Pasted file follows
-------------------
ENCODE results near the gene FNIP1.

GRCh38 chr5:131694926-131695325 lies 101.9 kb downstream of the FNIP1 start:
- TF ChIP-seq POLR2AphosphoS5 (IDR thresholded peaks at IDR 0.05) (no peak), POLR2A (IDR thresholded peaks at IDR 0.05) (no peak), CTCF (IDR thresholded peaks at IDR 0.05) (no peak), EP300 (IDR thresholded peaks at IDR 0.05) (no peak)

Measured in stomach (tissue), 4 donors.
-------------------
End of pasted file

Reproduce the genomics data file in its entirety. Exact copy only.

ENCODE results near the gene FNIP1.

GRCh38 chr5:131694926-131695325 lies 101.9 kb downstream of the FNIP1 start:
- TF ChIP-seq POLR2AphosphoS5 (IDR thresholded peaks at IDR 0.05) (no peak), POLR2A (IDR thresholded peaks at IDR 0.05) (no peak), CTCF (IDR thresholded peaks at IDR 0.05) (no peak), EP300 (IDR thresholded peaks at IDR 0.05) (no peak)

Measured in stomach (tissue), 4 donors.